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Exploring California's 12,000 Parks With Open Data

A just-launched app uses Instagram and Twitter to show younger users that their friends are already out at state parks, having a blast.

CaliParks.org

California’s extensive state park system is a guarantee that all the state’s citizens, not just the moneyed elite, will have access in perpetuity to the state’s embarrassment of natural riches—mountains, beaches, deserts, forests, you name it.

In recent years, however, the system has been damaged by financial woes and scandals. First, budget shortfalls threatened to shut down 70 of the 278 parks in the system, and led to cutbacks in hours and services at others. Then, after nonprofits and private groups raised money to save individual parks, it turned out the parks system’s administrators had been sitting on more than $50 million in unspent funds—a scandal that led to the resignation of the state’s parks director and the creation of the Parks Forward Commission. That group, charged with figuring out how to stabilize and modernize the system and its administration, has just released its recommendations.

Fundamental to all the recommendations is the idea that California’s parks should be courting and accommodating a younger, more diverse constituency, one that looks more like California itself. "Unless we get young people and their families using the parks now, the kind of political support that's needed won't be there," commission member Manuel Pastor told the Los Angeles Times.

One step toward that goal was launched last week: CaliParks, a web-based app designed to encourage exploration of and interaction with the entire state park system, as well as California’s national, regional and urban parks—a total of nearly 12,000 green spaces large and small, urban and wild.

The new web-based app pulls in images from Instagram and Flickr to show users the variety of people using California's state parks. (CaliParks.org)

The app is the work of Stamen Design, a data-visualization design firm with deep experience in mapping and open data. CaliParks allows users to filter their searches based on proximity and desired activity, making it easy to discover even lesser-known parks. It provides maps and links to official park websites. But its real innovation is that it draws in images from Flickr and Instagram on a daily basis, giving users a dynamic portrait not only of a park’s natural beauty, but also of the way it is used by visitors. The app, designed in collaboration with GreenInfo Network, Hipcamp, and Latino Outdoors with support from the Resources Legacy Fund, also logs Twitter and Foursquare traffic relating to each park.

This part of the app's design, based on data pulled from more than half a million individual users, is calculated to overcome what the Parks Forward commission identified as one of the greatest barriers to park use. “It’s important for people to see people like themselves in public spaces in order to feel welcome there,” says Jon Christensen, a partner in Stamen. “Attendance in parks, particularly national parks, is not representative. Latinos, African Americans, Asian Americans are underrepresented. If we can harvest that social media and share it, that can be an invitation. We can present a more diverse California.”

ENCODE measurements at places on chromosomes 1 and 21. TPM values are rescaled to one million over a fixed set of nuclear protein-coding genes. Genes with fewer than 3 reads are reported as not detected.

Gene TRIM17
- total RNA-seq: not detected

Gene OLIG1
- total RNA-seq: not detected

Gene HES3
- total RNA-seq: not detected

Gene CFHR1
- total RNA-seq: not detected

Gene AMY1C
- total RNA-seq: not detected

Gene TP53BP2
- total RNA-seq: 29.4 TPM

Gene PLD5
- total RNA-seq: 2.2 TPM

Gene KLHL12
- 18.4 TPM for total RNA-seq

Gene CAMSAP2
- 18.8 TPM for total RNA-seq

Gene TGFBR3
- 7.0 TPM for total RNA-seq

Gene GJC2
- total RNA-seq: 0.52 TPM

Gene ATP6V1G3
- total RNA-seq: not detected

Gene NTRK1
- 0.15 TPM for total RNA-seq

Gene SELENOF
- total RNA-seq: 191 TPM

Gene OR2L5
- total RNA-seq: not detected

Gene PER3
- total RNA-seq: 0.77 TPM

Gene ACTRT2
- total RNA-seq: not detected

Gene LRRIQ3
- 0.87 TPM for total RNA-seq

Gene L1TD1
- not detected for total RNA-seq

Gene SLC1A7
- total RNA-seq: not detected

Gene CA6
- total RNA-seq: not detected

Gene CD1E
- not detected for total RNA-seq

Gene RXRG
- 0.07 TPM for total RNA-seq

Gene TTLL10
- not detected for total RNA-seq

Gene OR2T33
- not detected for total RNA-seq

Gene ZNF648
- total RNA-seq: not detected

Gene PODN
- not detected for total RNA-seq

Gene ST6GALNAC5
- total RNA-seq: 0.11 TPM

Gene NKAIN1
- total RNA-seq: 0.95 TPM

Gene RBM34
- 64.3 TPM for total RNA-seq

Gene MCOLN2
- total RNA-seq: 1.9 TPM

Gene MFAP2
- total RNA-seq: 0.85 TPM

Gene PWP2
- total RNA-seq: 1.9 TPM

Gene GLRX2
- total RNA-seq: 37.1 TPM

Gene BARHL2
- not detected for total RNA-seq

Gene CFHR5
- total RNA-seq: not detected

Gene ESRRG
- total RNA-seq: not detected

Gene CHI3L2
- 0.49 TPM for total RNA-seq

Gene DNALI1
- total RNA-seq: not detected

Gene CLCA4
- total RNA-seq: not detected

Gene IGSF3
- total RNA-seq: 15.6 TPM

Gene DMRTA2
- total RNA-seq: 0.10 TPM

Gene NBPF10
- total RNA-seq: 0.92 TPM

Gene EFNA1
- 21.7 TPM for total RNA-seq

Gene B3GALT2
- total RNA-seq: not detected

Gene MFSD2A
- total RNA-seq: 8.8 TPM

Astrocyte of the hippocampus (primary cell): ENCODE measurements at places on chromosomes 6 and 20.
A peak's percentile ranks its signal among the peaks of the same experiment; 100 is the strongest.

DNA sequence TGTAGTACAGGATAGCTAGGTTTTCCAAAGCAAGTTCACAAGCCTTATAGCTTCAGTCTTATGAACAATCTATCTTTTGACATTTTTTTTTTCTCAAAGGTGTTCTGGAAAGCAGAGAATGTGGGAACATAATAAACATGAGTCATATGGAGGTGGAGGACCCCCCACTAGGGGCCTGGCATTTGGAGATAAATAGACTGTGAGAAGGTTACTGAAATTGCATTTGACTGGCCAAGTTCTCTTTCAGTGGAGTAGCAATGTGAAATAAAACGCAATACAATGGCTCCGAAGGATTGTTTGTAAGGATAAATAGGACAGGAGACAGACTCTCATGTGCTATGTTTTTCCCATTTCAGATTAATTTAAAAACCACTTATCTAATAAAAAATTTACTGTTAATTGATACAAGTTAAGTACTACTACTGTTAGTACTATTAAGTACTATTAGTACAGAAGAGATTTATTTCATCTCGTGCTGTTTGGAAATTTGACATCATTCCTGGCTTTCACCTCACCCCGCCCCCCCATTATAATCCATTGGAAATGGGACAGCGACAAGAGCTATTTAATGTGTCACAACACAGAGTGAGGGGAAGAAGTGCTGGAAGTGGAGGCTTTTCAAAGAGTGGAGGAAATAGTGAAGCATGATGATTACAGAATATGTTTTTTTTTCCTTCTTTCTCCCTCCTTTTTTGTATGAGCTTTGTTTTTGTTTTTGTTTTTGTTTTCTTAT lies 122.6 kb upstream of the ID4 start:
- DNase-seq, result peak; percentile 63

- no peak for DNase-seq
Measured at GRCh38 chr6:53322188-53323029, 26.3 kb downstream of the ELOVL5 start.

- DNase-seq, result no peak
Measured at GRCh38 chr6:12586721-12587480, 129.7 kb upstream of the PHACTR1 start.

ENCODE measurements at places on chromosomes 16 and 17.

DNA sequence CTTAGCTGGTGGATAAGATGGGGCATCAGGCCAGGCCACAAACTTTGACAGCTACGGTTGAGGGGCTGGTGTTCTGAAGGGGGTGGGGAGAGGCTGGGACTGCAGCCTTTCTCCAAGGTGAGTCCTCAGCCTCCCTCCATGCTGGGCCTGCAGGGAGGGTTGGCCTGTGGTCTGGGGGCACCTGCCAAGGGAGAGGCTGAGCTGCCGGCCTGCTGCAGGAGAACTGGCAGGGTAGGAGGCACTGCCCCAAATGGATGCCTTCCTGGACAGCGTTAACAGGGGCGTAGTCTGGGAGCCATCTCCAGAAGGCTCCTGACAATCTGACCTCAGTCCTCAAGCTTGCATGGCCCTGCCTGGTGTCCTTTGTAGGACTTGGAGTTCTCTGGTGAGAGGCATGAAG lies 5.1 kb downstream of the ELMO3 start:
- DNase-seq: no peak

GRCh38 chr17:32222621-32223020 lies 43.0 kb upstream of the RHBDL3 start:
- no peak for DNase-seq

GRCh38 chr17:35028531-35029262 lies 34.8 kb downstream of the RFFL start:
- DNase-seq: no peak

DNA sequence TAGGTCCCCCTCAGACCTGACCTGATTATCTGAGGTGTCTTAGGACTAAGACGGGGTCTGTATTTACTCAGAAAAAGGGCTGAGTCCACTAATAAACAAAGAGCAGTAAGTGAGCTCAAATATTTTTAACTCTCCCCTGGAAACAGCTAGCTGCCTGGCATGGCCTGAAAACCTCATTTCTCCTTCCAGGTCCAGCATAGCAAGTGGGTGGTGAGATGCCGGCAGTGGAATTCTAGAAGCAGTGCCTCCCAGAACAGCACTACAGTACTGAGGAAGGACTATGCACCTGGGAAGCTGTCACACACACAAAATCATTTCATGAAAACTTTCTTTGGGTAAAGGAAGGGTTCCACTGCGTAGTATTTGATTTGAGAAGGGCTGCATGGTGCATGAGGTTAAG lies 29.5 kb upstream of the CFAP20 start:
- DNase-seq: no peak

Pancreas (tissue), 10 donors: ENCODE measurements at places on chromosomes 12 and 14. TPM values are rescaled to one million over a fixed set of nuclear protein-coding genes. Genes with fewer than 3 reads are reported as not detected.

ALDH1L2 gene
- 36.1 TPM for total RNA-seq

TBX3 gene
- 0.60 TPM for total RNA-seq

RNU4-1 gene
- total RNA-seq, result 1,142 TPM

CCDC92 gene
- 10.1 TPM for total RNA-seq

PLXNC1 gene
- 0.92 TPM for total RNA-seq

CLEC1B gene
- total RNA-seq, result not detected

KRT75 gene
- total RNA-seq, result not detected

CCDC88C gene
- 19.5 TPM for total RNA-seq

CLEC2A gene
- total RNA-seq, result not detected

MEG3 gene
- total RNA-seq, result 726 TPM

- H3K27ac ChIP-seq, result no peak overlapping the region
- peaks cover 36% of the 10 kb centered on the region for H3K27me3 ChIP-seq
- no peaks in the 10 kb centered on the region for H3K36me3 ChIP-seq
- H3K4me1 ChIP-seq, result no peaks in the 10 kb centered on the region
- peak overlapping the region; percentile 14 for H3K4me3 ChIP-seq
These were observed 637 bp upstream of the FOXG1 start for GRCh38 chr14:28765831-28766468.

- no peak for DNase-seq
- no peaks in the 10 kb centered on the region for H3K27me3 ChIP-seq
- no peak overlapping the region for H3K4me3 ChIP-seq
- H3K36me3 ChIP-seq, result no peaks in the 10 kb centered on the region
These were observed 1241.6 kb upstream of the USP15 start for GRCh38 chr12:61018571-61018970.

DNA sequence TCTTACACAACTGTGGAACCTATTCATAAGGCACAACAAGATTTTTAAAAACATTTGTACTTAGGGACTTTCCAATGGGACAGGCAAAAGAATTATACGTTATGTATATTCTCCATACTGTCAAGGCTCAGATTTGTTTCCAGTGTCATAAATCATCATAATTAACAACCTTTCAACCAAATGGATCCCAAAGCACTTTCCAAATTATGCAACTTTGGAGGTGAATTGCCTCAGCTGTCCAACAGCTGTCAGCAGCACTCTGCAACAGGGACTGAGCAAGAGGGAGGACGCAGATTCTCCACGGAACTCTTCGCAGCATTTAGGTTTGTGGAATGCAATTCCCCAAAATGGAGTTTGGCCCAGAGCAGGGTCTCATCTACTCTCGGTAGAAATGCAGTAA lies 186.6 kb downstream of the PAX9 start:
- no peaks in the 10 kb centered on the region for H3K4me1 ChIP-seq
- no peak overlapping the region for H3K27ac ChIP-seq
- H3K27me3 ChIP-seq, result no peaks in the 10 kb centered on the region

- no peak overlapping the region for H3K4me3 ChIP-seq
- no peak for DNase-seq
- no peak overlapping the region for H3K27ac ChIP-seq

The app also allows for easy browsing by desired activity or proximity to users. (CaliParks.org)

Christensen says that the app is also calibrated to fit the way that younger people are approaching their recreation choices. “We think, and anecdotally we see, that social media does skew much younger and more representative of the diversity of California,” he says. The inclusion of social media and open data, says Christensen, ensures that CaliParks is not “a walled garden,” but rather a dynamic and fluid interactive experience. Christensen says that refinements and modifications will be ongoing in months to come, and that down the road, a mobile-specific app could follow. Eventually, the app could also allow people to sign up for volunteer opportunities, pay park fees, and donate to help finance operations.

Christensen says that CaliParks simply capitalizes on the inherently friendly nature of parks. “Parks are social—people do things in parks that they do in the rest of their lives,” he says. “They take pictures, they take selfies, they meet up. It’s like people are having a party over there. We don’t have to gin that up. We just have to figure out how to participate in those conversations.”

About the Author

  • Sarah Goodyear
    Sarah Goodyear is a Brooklyn-based contributing writer to CityLab. She's written about cities for a variety of publications, including Grist and Streetsblog.